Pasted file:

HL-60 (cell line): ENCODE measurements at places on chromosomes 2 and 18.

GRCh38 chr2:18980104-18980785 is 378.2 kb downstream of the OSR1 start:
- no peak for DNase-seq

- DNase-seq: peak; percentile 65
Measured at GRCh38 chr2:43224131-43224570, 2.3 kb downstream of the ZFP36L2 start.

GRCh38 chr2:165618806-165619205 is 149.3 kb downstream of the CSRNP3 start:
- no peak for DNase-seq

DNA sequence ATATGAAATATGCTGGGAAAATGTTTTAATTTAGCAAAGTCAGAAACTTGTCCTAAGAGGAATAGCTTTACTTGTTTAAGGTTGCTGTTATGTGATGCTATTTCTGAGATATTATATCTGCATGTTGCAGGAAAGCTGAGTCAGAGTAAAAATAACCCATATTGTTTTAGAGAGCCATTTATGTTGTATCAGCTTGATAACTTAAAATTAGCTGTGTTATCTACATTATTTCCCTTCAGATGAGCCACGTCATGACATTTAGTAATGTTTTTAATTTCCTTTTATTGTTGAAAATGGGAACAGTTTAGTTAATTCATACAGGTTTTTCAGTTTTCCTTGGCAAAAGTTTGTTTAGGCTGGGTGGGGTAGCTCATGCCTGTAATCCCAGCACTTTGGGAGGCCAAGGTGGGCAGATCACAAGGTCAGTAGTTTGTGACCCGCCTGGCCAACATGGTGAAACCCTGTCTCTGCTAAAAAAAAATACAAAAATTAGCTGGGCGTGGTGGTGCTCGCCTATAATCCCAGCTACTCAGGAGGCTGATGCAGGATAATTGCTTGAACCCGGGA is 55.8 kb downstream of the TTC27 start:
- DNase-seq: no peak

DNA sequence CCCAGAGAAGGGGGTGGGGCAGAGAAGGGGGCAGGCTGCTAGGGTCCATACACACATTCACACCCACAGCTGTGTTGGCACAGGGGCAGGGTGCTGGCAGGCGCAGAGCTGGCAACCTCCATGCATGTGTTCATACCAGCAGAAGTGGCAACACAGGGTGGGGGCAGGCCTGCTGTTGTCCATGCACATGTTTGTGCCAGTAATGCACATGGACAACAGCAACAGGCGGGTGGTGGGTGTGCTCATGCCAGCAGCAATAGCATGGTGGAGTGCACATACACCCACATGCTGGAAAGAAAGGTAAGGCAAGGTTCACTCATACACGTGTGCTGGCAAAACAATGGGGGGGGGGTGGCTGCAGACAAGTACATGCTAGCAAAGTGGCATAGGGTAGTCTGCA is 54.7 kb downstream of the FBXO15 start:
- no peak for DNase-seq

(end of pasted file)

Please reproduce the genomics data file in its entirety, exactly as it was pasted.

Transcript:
HL-60 (cell line): ENCODE measurements at places on chromosomes 2 and 18.

GRCh38 chr2:18980104-18980785 is 378.2 kb downstream of the OSR1 start:
- no peak for DNase-seq

- DNase-seq: peak; percentile 65
Measured at GRCh38 chr2:43224131-43224570, 2.3 kb downstream of the ZFP36L2 start.

GRCh38 chr2:165618806-165619205 is 149.3 kb downstream of the CSRNP3 start:
- no peak for DNase-seq

DNA sequence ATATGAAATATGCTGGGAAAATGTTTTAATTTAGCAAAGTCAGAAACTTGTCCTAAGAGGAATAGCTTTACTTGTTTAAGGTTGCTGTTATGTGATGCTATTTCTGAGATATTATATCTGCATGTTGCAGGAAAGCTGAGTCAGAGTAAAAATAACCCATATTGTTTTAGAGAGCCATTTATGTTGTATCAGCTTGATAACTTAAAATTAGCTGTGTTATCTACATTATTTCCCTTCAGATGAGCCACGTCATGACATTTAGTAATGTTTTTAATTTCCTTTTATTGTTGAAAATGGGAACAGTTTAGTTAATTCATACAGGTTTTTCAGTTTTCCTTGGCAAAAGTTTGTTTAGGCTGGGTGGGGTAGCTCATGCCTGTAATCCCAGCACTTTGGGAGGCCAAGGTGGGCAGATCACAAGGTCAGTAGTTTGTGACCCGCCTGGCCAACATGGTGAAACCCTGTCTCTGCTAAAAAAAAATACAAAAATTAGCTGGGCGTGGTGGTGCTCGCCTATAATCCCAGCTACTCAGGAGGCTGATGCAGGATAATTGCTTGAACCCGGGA is 55.8 kb downstream of the TTC27 start:
- DNase-seq: no peak

DNA sequence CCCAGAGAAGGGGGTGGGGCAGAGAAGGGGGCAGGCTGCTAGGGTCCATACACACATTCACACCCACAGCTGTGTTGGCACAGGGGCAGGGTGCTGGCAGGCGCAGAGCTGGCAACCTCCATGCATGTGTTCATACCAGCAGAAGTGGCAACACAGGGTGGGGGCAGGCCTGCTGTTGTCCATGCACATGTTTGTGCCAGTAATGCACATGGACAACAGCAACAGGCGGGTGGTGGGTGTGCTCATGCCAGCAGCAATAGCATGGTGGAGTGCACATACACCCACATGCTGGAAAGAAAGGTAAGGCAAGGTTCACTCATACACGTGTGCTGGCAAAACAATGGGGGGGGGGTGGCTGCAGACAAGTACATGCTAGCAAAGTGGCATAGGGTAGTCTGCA is 54.7 kb downstream of the FBXO15 start:
- no peak for DNase-seq